The beautiful exhibition catalog for MADE IN L.A. 2020: a version—available to order from the Hammer Store—includes a folio of collages by Hedi El Kholti bound into the book, as well as a conversation with El Kholti and Chris Kraus. The artist-designer-editor has also created two posters, available as exhibition takeaways at the HammerMuseum and the Huntington.
I never really had a plan, except to express myself as purely as possible… I still make work on my own body first, as I always have. I can only understand it from the inside. — Michael Clark
MICHAEL CLARK—COSMIC DANCER, recently at the Barbican, was the first comprehensive retrospective of the British dance artist. Interrupted by the pandemic shutdowns, the exhibition lives on in the catalog, edited by Florence Ostende.
Bringing together materials from his choreographic work and collaborations with artists—including Elizabeth Peyton, Silke Otto-Knapp, Sarah Lucas, Wolfgang Tillmans, LeighBowery, Peter Doig, Cerith Wyn Evans, and Duncan Campbell—the book is a beautiful complement to MICHAEL CLARK, a 2011 monograph edited by Suzanne Cotter and RobertViolette.
Lucas Blalock was ten in 1989, when his thumb was crushed beyond repair in a freak accident on Disney World’s “Pirates of the Caribbean” ride and surgically replaced with his big toe. The procedure was somewhat experimental… but Blalock was able to maintain nearly normal use of his hand, thanks to his novel cut-and-paste digit…
As you might imagine, the psychic and physiological aftermath from the event has been ongoing. Some of this fallout was jarring, disruptive, paradigm-shifting… There is no aspect of Blalock’s work that was not shaped by this personal tragedy.*
A show of new work by Blalock is in its final weeks in New York. See link below for details.
Gladstone Gallery presents LAND OF DREAMS, a new body of work by Shirin Neshat.
Comprised of more than 100 photographs and a two-channel film installation, LAND OFDREAMS marks a significant visual and conceptual shift for the artist, who has turned her lens to the landscape and people of the American West. For this exhibition, Neshat will present the entire collection of photographs from this series as well as both films, which will be complemented by an online viewing room and virtual screenings throughout the show’s run.*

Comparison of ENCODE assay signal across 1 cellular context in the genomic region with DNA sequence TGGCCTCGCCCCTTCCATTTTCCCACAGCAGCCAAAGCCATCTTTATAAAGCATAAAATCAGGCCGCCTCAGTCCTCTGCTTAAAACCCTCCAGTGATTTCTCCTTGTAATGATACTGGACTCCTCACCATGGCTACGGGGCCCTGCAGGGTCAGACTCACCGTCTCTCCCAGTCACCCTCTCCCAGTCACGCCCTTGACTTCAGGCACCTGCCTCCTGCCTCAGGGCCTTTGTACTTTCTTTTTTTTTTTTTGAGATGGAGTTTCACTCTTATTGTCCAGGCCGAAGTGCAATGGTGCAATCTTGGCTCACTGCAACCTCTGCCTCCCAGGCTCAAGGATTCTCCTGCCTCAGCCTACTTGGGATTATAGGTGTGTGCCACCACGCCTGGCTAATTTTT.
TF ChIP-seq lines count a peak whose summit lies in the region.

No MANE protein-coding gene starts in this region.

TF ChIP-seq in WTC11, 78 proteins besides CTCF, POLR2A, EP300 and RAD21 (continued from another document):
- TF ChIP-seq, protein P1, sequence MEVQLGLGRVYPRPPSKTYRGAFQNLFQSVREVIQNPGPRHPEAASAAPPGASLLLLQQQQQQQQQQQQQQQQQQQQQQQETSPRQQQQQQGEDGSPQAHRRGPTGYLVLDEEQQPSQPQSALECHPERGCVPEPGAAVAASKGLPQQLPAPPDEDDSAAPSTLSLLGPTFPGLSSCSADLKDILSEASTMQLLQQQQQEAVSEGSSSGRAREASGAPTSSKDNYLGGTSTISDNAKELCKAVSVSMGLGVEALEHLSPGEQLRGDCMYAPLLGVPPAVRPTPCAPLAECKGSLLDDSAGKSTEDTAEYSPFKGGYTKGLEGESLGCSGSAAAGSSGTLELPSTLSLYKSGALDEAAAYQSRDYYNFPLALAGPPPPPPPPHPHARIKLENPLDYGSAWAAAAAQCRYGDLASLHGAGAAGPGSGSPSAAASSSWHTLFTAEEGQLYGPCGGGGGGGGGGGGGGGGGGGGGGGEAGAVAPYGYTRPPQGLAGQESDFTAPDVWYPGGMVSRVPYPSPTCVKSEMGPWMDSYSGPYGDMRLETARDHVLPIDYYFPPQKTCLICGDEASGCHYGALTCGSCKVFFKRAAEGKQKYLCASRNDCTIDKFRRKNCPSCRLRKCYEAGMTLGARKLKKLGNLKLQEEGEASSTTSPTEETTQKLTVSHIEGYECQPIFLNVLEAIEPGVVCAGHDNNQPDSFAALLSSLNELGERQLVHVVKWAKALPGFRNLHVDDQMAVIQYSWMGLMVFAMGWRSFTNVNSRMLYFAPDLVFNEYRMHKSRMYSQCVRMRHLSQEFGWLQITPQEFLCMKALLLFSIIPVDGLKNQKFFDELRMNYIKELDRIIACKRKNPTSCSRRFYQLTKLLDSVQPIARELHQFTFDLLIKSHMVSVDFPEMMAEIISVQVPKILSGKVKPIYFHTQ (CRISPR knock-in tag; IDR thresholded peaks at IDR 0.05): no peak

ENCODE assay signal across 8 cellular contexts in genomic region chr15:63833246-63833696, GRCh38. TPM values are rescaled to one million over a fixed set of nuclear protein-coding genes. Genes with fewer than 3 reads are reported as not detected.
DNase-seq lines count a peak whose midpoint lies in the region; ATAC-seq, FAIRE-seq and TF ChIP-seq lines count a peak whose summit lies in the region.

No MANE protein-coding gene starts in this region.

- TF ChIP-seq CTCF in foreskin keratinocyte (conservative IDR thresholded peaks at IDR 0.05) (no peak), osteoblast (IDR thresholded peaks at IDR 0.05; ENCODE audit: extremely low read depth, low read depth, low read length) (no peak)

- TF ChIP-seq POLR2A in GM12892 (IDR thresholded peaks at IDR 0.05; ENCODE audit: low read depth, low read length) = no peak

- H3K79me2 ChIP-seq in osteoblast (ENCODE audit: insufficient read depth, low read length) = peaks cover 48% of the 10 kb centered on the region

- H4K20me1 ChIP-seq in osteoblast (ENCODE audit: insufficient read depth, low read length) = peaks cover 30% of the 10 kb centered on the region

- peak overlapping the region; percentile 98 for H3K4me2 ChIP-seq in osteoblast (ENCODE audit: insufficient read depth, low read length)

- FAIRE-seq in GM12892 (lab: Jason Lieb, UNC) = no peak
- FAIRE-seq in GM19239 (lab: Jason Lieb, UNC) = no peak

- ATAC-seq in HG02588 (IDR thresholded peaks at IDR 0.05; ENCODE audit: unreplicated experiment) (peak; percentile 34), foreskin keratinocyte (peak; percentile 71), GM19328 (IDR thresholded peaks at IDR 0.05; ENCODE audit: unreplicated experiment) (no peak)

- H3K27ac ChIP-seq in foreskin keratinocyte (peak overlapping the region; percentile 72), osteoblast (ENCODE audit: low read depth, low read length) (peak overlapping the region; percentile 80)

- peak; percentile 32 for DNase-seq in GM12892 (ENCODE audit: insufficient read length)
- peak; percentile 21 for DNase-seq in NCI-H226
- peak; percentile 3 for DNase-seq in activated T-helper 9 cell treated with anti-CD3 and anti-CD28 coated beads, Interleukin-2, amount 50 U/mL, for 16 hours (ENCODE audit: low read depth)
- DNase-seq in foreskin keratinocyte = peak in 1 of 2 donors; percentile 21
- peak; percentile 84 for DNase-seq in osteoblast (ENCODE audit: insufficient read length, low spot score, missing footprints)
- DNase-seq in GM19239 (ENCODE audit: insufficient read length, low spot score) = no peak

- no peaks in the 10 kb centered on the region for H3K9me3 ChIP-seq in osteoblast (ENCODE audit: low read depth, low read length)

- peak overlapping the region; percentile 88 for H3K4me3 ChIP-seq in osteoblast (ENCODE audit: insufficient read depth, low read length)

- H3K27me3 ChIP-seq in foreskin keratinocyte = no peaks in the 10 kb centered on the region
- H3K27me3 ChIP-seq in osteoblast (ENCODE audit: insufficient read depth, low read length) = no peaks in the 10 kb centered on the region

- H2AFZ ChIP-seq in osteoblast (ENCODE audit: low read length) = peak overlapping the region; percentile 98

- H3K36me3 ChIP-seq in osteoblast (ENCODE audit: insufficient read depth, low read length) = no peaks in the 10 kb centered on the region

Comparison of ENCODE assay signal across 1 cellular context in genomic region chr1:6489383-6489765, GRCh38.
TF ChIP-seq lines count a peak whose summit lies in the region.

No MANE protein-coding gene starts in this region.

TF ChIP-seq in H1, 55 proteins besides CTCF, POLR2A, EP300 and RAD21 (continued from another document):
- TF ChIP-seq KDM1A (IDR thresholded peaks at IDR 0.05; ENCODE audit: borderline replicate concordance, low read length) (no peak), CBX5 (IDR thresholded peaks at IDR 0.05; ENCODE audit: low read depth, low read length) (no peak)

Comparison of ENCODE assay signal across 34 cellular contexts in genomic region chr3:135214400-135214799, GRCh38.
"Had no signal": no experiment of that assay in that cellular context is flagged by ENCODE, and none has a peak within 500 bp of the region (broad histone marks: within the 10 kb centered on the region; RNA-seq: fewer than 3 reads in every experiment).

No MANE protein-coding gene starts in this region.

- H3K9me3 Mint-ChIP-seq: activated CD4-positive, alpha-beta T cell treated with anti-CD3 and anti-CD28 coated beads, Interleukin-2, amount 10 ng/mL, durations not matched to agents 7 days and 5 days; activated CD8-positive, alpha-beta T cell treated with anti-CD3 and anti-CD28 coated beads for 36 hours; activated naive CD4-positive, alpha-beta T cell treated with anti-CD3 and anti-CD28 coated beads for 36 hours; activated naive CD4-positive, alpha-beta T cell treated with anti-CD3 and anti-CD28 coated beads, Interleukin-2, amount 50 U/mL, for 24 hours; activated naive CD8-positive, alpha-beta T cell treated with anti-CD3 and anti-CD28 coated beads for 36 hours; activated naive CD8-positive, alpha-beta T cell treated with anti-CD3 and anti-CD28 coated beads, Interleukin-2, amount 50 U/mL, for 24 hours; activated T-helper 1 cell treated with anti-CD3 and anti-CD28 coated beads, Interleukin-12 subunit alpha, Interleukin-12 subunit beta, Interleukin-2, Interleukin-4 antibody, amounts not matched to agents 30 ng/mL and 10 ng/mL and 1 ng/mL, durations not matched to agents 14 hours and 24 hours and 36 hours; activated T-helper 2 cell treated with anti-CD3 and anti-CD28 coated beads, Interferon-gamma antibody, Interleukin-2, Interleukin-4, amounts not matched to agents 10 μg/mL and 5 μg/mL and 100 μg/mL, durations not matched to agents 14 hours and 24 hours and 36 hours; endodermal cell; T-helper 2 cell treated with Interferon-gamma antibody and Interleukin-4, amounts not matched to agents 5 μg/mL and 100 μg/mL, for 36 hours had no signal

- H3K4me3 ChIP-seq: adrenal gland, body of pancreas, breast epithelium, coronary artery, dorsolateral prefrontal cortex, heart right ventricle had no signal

Across his body of work, Reynaldo Rivera depicts people enmeshed in their own private worlds who completely transcend their surroundings through the force of imagination and their inner lives. This remains true, whether the subject is photographed in a garden, a public toilet, or a house party in pre-gentrified Echo Park. I think this is a primary difference between Rivera’s work and Nan Goldin’s, to whom his portraits of drag queens, trans women, and other friends might be compared. Goldin’s subjects in The Ballad of Sexual Dependencyare downwardly mobile: middle class kids who took a wrong turn, captured in louche dens of bohemian squalor during emotionally intimate scenes… Rivera’s photographs of drag performers taken in Latino gay bars in LA between 1989 and 1997 reflect a different kind of collaboration. He sees his subjects less as they “are” than how they most wish to be seen, lending himself to their dreams and illusions of glamour. And why shouldn’t these dreams be realized? — Chris Kraus*